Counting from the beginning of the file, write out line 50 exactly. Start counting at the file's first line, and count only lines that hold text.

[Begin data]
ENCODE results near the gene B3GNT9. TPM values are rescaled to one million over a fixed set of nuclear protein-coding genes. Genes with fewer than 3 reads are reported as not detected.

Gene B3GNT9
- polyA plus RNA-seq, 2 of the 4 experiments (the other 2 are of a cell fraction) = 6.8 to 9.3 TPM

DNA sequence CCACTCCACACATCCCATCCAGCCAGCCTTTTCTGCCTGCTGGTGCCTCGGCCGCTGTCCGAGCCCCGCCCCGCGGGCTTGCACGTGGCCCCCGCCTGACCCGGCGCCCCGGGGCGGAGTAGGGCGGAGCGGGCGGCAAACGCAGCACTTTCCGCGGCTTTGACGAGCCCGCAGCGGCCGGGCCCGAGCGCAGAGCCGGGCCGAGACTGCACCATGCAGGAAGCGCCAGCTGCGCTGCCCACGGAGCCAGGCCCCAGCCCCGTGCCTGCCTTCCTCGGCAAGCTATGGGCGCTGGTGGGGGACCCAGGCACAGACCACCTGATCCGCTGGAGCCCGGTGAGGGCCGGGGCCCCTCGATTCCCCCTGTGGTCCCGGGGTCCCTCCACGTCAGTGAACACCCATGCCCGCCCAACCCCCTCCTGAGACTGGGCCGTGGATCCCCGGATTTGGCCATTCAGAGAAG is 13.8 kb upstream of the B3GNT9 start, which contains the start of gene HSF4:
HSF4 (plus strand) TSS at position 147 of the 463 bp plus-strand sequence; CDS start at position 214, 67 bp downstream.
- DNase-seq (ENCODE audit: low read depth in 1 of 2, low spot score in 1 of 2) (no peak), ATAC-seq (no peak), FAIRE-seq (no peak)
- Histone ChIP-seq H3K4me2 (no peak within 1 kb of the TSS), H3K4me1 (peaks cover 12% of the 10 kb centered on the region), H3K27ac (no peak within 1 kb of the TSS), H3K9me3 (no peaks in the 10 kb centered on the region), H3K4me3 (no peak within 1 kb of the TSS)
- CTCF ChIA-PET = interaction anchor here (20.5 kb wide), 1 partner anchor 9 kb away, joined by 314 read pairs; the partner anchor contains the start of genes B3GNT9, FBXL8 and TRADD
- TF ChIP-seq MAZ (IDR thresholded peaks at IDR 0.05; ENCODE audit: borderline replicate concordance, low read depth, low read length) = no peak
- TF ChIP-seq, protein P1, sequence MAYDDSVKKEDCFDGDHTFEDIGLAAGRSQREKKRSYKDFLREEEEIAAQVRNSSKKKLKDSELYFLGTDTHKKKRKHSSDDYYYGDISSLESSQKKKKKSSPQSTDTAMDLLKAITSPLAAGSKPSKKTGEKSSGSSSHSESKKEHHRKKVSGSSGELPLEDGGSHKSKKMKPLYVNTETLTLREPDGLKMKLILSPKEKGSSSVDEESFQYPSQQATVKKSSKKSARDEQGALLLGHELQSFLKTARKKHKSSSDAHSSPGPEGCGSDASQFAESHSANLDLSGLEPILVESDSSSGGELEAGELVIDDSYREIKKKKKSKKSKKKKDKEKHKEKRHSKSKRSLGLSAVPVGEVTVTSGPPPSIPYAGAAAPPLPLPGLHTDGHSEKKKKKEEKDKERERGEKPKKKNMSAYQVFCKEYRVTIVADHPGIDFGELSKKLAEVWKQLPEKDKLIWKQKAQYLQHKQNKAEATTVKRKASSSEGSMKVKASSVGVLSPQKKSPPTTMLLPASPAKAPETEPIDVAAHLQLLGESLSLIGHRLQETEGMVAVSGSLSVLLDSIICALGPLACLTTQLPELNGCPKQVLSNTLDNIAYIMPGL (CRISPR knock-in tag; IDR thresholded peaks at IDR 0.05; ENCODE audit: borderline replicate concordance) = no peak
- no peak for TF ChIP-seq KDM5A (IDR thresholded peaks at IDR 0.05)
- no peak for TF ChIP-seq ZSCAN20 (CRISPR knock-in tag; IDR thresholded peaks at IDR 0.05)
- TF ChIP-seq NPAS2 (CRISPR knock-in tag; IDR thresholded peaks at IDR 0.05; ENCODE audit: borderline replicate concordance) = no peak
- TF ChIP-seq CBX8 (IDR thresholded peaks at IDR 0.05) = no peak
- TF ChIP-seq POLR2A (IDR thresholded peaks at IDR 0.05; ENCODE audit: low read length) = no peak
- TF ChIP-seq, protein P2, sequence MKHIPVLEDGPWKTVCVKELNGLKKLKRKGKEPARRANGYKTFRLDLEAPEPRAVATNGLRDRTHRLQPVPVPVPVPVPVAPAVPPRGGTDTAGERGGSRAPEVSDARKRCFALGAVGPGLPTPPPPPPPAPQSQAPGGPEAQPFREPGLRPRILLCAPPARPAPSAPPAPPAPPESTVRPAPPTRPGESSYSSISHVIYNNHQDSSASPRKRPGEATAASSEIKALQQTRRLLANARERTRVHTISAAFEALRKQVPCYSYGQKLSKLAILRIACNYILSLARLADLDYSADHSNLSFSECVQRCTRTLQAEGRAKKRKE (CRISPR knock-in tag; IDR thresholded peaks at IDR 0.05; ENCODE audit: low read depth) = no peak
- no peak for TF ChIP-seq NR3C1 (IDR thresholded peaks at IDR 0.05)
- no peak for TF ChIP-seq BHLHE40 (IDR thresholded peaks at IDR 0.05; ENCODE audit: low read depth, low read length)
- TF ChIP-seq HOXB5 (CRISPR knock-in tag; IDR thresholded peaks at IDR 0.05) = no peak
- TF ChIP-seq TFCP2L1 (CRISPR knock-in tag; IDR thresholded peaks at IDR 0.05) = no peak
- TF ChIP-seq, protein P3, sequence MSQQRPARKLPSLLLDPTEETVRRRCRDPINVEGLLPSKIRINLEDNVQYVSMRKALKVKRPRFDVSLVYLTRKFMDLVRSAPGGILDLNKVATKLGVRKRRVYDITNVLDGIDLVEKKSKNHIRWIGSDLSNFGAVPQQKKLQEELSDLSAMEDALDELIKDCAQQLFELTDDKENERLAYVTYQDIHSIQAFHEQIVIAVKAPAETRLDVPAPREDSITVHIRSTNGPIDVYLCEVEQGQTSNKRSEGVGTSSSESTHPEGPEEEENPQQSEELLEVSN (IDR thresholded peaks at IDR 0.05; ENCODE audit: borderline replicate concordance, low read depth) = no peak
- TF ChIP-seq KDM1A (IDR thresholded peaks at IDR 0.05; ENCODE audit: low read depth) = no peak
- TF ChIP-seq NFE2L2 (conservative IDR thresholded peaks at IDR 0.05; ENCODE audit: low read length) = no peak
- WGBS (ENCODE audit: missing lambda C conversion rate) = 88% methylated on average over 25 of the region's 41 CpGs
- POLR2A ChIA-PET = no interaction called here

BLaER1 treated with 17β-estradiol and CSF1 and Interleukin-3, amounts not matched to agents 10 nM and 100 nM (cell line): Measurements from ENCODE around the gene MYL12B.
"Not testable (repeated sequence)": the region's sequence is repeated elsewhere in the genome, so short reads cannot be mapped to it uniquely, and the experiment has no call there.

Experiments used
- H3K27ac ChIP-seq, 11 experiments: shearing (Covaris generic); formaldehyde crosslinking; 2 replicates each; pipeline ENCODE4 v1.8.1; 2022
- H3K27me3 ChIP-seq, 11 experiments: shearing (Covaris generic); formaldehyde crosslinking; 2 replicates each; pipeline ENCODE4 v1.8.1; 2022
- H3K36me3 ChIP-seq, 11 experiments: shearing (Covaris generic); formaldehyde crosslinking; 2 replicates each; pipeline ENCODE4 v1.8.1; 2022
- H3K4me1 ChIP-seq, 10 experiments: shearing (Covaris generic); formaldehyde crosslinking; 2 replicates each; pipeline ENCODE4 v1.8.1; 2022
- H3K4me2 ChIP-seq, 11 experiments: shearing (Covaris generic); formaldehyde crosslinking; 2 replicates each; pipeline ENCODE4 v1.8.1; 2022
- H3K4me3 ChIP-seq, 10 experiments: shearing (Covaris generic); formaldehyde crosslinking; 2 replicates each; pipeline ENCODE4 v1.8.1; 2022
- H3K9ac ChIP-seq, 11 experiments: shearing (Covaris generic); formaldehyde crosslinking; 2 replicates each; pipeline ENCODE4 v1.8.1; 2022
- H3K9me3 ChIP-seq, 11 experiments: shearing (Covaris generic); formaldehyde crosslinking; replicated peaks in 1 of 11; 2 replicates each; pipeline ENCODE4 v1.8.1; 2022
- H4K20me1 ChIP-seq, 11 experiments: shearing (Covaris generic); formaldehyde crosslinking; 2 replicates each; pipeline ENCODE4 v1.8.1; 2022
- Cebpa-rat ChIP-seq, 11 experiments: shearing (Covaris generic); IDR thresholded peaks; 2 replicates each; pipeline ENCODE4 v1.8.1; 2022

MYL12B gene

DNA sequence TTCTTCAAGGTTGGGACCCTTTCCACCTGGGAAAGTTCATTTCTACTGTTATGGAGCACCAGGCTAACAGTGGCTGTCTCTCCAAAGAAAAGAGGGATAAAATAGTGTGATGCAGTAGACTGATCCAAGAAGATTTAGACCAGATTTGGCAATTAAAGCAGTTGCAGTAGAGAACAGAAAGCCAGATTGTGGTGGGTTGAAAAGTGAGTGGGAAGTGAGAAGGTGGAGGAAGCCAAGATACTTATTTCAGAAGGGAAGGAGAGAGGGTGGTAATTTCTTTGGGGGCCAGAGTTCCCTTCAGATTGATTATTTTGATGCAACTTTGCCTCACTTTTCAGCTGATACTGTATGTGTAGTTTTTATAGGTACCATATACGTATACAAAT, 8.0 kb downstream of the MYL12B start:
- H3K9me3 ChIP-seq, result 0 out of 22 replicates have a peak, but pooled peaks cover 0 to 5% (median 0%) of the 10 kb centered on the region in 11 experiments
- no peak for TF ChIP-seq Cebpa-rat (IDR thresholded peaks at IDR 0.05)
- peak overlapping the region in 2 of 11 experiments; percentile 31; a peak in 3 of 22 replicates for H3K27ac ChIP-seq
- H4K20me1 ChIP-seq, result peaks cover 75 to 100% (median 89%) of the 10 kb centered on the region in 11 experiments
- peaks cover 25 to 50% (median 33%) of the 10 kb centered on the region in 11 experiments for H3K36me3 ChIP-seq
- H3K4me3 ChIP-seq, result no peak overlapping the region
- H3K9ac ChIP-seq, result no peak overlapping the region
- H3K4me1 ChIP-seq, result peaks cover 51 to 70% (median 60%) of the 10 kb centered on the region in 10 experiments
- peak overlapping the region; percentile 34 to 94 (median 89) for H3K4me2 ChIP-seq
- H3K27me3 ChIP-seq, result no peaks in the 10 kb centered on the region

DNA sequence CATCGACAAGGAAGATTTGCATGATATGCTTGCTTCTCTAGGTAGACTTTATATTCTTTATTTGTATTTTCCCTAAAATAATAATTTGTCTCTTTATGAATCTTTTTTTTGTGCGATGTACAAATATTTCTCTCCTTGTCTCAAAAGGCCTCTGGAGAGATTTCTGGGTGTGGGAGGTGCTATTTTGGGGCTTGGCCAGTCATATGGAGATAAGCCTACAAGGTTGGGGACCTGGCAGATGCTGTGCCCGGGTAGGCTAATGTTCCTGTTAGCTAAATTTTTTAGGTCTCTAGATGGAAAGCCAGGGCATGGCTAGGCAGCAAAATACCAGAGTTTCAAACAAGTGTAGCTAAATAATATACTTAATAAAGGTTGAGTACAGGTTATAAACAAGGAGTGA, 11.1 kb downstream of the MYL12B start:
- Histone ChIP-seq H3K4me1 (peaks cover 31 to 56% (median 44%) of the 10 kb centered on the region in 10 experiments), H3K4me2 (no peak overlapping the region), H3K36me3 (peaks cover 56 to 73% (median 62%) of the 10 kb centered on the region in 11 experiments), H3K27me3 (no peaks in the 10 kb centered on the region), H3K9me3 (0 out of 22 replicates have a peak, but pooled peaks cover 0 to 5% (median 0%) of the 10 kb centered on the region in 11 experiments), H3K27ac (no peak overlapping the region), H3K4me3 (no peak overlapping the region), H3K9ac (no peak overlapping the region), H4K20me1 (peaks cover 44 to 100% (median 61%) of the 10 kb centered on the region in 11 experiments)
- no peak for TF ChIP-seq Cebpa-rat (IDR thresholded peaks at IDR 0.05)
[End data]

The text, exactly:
- H3K27me3 ChIP-seq, result no peaks in the 10 kb centered on the region